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British meals

Breakfast (usually eaten between about 7:30 and 9:00). Many British people eat toast with butter or margarine and jam (often strawberry, raspberry, apricot or blackcurrant jam), marmalade or Marmite (a dark brown spread made from yeast). Melon, grapefruit or fruit cocktail are popular. Others eat a bowl of cereal;
e.g. cornflakes or muesli with milk, or porridge (a mixture of oats, hot milk and sugar). Traditional English breakfast (also known as a cooked breakfast or a fry-up) is a cooked meal which may contain food such as sausages, bacon, kippers (herring - a type of fish - which has been covered in salt and smoked), black pudding, scrambled or fried or poached egg, mushrooms, fried tomatoes, baked beans, hash browns and toast. People sometimes eat a boiled egg, dipping (dunking) strips of toast (soldiers) into the egg yolk.
Continental breakfast is a small meal and is not cooked; for example, a bread roll or croissant with cheese or ham and a cup of coffee. The most common drinks at this time of day are orange juice or a cup of breakfast tea. Many people have a tea-break at about 11:00 in the morning (elevenses).
Brunch is a meal eaten in the late morning instead of both breakfast and lunch.


Lunch (sometimes called more formally luncheon) is the meal eaten in the middle of the day (usually between about 12:30 and 2:00). Many people eat a sandwich (also known as a butty or sarnie). Some people have a simple meal such as cheese and biscuits or soup and bread.
Ploughman's lunch is a traditional lunch for farmers: a bread roll, Cheddar cheese, Branston pickle and salad, perhaps with a pork pie. It is also traditional for people to go to a pub with some friends for a pub lunch and a drink.
Sunday roast is a traditional meal eaten by a family at Sunday lunchtime; for example, roast beef with roast potatoes, parsnips, peas, Brussels sprouts, green beans, Yorkshire pudding, bread sauce and gravy. Mint sauce or redcurrant jelly is often eaten with lamb, apple sauce with pork, and horseradish sauce (a type of mustard) with beef, cranberry sauce with turkey. Stuffing may be eaten with chicken or turkey.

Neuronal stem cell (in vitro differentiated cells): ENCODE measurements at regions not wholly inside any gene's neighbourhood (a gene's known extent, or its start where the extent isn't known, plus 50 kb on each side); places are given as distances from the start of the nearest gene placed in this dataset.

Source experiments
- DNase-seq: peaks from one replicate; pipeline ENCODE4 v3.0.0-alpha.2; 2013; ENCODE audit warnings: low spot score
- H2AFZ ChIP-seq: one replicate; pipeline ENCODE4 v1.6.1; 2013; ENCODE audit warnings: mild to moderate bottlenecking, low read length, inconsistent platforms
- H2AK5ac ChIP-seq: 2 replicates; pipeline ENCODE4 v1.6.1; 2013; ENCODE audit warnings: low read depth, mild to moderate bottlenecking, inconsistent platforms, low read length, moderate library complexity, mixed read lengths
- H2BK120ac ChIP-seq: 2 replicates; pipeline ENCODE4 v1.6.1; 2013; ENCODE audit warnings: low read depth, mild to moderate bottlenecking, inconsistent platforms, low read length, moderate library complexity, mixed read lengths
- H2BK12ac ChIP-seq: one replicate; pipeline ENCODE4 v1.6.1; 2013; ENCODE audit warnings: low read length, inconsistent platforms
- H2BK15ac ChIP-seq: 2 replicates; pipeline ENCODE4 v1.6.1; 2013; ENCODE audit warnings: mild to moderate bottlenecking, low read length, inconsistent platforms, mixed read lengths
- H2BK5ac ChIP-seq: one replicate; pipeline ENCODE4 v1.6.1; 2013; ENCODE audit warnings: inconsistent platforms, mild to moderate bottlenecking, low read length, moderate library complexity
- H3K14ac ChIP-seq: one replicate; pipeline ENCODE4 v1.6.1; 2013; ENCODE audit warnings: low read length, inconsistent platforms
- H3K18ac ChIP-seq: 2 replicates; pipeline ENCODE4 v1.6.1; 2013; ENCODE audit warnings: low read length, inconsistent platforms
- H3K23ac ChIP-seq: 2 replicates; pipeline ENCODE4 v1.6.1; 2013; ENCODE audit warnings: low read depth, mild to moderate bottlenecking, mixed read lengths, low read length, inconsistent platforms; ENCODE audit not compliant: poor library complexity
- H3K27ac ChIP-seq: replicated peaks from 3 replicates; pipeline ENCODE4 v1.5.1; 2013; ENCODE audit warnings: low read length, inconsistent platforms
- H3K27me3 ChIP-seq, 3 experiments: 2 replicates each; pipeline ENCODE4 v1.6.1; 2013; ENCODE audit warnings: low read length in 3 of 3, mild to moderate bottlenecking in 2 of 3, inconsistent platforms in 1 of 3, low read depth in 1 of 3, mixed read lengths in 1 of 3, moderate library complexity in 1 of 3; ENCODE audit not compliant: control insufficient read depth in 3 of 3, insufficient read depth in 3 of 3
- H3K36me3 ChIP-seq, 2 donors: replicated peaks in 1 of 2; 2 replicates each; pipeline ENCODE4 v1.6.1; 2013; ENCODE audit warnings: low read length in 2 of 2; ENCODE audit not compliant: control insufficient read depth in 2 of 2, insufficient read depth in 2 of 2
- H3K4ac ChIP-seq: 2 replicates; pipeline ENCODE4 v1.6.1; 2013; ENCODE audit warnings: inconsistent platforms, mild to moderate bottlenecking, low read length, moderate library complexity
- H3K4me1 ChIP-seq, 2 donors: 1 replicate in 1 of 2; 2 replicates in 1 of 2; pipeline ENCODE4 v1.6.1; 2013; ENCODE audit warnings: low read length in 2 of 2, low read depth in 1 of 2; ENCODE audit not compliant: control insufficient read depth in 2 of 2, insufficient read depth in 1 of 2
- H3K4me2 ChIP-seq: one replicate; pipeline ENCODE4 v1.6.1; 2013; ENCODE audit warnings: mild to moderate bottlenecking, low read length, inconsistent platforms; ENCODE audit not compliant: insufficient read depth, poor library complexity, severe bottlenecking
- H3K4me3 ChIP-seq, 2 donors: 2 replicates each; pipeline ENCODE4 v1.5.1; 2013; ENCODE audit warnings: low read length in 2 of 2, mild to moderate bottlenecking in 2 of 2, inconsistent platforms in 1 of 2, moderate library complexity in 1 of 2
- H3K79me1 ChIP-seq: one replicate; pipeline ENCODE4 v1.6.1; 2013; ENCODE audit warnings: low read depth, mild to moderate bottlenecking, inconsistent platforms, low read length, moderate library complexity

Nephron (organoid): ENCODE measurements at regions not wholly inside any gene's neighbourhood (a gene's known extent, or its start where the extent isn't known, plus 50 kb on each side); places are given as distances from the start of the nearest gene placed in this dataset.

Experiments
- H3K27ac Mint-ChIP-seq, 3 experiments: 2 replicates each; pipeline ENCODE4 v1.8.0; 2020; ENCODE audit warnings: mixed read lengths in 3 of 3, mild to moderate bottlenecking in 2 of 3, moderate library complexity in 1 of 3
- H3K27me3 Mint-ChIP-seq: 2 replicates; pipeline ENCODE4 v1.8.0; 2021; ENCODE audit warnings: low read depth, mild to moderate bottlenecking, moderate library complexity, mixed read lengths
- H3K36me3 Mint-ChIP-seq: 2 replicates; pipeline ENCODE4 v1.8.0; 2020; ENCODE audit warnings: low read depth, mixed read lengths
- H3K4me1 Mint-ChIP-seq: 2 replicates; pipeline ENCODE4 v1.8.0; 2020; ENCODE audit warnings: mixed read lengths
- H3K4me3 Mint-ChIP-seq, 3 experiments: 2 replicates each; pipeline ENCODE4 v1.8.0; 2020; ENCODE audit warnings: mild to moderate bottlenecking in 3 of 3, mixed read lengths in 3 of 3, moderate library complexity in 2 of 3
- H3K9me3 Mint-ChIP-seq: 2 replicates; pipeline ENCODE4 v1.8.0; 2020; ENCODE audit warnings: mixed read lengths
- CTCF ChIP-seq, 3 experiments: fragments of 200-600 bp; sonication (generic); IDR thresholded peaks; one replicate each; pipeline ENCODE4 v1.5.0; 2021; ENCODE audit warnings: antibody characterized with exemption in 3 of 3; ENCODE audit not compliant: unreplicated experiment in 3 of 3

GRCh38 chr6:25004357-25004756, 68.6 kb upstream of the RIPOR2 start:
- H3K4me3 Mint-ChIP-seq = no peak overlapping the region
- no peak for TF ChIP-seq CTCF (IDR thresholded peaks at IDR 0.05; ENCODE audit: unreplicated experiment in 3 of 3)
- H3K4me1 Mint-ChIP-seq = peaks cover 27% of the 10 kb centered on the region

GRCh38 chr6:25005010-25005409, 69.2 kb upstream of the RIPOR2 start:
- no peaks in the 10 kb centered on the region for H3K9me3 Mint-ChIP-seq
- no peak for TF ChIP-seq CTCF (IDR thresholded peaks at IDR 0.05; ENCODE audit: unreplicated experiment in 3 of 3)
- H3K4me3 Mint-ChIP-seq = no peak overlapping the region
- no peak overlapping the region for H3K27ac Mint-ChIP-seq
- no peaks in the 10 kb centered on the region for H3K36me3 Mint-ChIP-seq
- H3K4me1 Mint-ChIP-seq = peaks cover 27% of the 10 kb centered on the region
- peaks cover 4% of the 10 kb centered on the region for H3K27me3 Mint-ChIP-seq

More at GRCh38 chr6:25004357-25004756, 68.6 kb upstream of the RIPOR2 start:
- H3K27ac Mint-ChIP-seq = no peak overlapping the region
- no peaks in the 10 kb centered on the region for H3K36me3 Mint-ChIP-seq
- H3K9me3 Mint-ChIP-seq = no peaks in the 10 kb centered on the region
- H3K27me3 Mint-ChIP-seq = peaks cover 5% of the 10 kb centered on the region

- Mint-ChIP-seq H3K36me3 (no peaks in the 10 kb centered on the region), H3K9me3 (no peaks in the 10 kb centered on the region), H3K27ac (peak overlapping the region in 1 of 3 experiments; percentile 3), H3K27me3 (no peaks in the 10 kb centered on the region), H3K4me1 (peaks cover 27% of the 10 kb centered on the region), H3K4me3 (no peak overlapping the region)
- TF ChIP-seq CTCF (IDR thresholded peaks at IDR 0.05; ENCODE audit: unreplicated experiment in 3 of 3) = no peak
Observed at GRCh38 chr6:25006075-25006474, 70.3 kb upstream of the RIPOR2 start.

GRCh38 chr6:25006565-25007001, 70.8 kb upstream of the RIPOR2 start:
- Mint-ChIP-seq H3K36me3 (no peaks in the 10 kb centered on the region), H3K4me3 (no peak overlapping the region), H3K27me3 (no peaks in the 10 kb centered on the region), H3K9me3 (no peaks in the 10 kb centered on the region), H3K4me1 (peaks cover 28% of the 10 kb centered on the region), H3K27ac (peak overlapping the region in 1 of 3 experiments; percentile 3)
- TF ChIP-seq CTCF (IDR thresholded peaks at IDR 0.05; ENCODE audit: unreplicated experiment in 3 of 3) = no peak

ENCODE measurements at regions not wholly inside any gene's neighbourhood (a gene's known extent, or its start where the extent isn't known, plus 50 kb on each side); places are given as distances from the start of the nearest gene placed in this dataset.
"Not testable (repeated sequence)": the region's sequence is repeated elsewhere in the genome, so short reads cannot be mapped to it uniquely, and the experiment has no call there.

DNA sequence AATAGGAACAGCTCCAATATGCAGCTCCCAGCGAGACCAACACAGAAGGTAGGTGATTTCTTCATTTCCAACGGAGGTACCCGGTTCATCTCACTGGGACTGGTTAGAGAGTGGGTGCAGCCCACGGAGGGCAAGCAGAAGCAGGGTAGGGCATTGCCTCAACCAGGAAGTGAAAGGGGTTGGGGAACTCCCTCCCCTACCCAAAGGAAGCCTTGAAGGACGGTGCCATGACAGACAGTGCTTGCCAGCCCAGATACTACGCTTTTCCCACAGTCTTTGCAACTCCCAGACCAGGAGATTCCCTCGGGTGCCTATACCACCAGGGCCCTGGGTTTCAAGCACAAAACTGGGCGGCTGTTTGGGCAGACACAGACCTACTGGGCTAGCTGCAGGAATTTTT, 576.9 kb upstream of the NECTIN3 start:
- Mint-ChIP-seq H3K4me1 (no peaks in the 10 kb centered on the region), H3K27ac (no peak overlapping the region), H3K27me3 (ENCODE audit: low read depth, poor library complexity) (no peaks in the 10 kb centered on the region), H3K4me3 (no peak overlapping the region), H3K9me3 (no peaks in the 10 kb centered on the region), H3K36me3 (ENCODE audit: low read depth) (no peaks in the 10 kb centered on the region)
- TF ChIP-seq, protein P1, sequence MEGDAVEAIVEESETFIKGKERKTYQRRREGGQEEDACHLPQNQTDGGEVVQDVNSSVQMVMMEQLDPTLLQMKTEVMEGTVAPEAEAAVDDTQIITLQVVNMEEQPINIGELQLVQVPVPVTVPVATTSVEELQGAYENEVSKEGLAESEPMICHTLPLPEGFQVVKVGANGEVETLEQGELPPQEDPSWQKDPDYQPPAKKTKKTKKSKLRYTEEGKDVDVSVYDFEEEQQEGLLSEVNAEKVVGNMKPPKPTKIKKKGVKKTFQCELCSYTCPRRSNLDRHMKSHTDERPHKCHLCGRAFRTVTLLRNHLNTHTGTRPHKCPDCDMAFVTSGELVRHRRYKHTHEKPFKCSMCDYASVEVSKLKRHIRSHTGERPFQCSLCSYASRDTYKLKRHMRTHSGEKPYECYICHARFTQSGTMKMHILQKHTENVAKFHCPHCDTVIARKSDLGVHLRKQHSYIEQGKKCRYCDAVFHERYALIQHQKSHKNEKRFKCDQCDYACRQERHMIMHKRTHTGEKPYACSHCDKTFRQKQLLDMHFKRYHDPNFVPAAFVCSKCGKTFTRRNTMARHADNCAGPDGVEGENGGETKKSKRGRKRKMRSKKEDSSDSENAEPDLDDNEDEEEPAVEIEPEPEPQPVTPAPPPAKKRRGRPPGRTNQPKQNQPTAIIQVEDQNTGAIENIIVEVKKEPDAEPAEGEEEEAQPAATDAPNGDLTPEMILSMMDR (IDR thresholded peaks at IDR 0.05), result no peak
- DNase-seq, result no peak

Tea-time is a small meal eaten in the late afternoon (usually between about 3:30 and 5:00). People may drink tea, and often eat biscuits (American English: cookies), cakes or savoury foods such as sandwiches, crumpets or tea-cakes. Occasionally people may have a full afternoon tea or a cream tea: this includes a scone with jam and cream (usually either whipped cream or thick clotted cream) as well as a selection of sandwiches and cakes.
High tea is a light meal eaten in the early evening (for example, 6 o'clock) served with a pot of tea; this is popular in north England and Scotland.


Supper is the most common name for the meal eaten in the evening (usually between 7:00 and 8:30). Dinner is another common name for supper, but sometimes it is also used to refer to lunch, especially when this is the main meal of the day. A dinner party is a formal evening meal to which guests have been invited. A common type of cooked meal in Britain is meat and two veg. This is a meat dish served together on the same plate with two types of vegetable, one of which is often a type of potato. It is common to eat a dessert (also known as a pudding, or informally as afters) after the main dish.


It is increasingly popular for British people get a takeaway or go to a restaurant instead of cooking at home, and often this is used as a chance to try different types of food. Most towns have an Indian restaurant, serving foods such as curry and chicken tikka masala. Chinese restaurants are also very common; popular dishes include sweet and sour pork and aromatic duck. Many people like Italian pizza and pasta dishes. Fast food restaurants often serve beefburgers or fried chicken.
Fish and chips shops are still popular, especially in towns by the coast. There is an old tradition of eating fish on Friday. British people enjoy eating snacks between meals. These include sweets (American English: candy) and crisps (American English: chips).